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i had the same problem with my electromagnetic gun. i had about 9 caps with only one circuit charging it and took about 2 minutes. the solution was to wire a lot more charging circuits to the cap bank. if u put a stronger battery to one charger it will fry it. stick to one AA to a circuit. in the future leave the caps attached to the circuit. line them up and solder the caps in parallel. with every cap connected to its own circuit it will only take about 3-4 seconds to charge.
if u ever want to fire it with the speed of a semi-auto then u'll want to add 4-5 circuits to each cap. have fun with those flash caps. i now use them for grenade fuses. they're perfect for lighting a cannon fuse.
WHY PAY FOR IT WHEN U CAN MAKE IT?
also if u solder a switch/trigger to complete the circuit u will prevent wasting energy on arcing the wires and the only sound u will hear will be in the barrel.
WHY PAY FOR IT WHEN U CAN MAKE IT?
hurray for the edit button!!! (or not)
I also noticed the weird spark patterns. I used slightly more energy(243J), and possibly copper as well. I have since upgraded to nearly 3000j. I suppose I should make an ETG.
You lucky bastard, it took me 250J to propel just a little airsoft round to 600 fps, and it was so weak that it couldn't even fire when I used anything that weighed over 0.5g. I wasn't able to move a spitball in the barrel with TEN of those camera caps and an SCR for switching.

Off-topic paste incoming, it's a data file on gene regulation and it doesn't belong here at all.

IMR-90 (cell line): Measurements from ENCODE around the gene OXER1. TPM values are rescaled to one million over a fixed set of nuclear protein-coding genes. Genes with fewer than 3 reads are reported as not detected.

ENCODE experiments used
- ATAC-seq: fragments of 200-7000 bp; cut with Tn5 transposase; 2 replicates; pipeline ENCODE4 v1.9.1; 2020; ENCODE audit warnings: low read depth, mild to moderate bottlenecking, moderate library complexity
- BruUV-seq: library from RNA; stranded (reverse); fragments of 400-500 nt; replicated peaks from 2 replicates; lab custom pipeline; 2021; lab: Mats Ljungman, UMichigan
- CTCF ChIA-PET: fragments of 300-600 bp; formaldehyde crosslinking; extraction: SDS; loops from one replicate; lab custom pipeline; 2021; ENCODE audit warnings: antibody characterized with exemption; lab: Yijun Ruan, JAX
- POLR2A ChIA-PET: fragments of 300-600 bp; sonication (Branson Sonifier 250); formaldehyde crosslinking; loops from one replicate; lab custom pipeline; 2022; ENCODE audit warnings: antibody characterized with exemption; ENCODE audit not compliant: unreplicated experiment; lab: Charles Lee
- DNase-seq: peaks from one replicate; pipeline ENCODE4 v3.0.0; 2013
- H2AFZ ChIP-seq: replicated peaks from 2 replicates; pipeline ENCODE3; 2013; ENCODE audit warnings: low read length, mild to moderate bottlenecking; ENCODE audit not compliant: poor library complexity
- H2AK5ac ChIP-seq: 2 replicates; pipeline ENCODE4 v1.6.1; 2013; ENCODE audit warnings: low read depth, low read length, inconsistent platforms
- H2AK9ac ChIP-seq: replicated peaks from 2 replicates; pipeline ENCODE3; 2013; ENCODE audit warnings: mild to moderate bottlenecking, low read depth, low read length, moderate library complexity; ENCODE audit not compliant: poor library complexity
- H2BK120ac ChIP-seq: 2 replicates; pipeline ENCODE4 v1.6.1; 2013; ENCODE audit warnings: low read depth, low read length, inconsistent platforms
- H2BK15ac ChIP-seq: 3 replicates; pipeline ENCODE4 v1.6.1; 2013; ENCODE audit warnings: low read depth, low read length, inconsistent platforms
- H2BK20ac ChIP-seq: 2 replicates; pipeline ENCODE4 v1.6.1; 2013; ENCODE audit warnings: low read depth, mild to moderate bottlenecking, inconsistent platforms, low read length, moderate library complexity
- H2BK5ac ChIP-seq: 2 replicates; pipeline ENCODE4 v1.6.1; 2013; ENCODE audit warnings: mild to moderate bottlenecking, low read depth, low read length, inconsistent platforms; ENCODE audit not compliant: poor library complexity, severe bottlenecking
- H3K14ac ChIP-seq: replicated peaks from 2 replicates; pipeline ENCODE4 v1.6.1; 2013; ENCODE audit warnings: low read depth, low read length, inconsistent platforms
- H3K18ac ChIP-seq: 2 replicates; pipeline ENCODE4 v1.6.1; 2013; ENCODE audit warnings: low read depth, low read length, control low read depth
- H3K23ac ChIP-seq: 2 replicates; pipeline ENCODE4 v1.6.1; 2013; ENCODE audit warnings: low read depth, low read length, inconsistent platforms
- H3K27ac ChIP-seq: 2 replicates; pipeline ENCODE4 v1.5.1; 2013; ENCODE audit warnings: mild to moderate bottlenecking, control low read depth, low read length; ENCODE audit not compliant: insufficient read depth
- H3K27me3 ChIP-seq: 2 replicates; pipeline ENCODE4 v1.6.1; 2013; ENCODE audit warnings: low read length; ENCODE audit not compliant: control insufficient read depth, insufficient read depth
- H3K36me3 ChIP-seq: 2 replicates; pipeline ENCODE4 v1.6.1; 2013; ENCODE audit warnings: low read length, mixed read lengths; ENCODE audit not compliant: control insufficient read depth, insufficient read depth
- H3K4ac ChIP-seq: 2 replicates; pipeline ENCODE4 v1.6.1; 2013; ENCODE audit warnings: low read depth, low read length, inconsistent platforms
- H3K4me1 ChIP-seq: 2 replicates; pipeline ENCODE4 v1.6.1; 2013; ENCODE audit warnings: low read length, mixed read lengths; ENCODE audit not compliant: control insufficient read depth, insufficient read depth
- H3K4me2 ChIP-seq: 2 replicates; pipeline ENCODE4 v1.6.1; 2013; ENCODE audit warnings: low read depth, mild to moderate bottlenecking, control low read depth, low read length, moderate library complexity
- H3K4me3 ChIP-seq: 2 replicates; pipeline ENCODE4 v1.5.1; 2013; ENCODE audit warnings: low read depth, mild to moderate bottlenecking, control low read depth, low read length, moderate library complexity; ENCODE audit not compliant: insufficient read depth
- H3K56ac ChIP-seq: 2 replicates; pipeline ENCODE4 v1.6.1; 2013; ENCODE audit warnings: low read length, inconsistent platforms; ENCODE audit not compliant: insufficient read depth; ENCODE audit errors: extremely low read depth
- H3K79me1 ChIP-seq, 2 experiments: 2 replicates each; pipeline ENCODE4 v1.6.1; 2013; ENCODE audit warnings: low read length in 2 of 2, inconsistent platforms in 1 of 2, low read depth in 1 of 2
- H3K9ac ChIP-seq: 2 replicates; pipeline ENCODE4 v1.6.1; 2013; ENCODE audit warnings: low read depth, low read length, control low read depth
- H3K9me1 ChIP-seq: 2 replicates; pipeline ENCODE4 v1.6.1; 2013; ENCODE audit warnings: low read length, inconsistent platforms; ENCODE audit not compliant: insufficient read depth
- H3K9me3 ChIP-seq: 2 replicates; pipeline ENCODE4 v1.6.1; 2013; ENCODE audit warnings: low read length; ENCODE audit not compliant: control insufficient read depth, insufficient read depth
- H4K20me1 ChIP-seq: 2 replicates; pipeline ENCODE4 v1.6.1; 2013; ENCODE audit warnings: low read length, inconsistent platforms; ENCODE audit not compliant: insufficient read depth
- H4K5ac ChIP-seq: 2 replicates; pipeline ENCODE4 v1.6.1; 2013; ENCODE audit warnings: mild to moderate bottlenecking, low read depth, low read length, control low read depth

Great job on this extremely mini mini, but I was half expecting to see a topic about something Larda had made with some sort of transparent stainless steel bar
Spudfiles' resident expert on all things that sail through the air at improbable speeds, trailing an incandescent wake of ionized air, dissociated polymers and metal oxides.
I just tried one. The barrel was a tent pole support sleaved with .5in PVC. the endcap was hotglue, and i used 800j through some screws, into the side of the barrel. I just tilted it so alu. ball could fall, and hit screws. it was LOUD, sounded like a bomb. The barrel is about 3ft long.
When i did it, there was no sparks, just a big flame (3ft) in a teardrop shape in front of the barrel.
At first i tried it with a epoxy putty tube, with a 8j cap dumped. It exploded, and set of the fire alarm =p. I did the above outside, neighbor hood playing children went quite
Sorry if I made it sound more awesome that it really is
Actually, I'm not sorry at all. The slightly misleading title was semi-intentional
EDIT: Also, could someone explain the best types of switch for smallish capacitor banks? Is there a cheap mechanical switch that won't have huge losses, or will I have to use somthing like an SCR. What do I need to know to use an SCR with this circuit? Ie what numbers to pay attention to, how much would a suitable one cost, would most electronics shops have them, and how would I wire it up? (I'll probably google and figure out how to wire it, but I'd still like to hear from somone here)
I remember reading from back when I was designing a coil gun, that you need a SCR if you are going to go with much current, otherwise your switch will weld itself shut, by the arc melting the contacts.
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Do not be troubled about the future, for it has not yet come;
Live life in the present, and make it so beautiful that it will be worth remembering.
...or Scotty's favorite, transparent aluminum....
No no... you're thinking of Transparisteel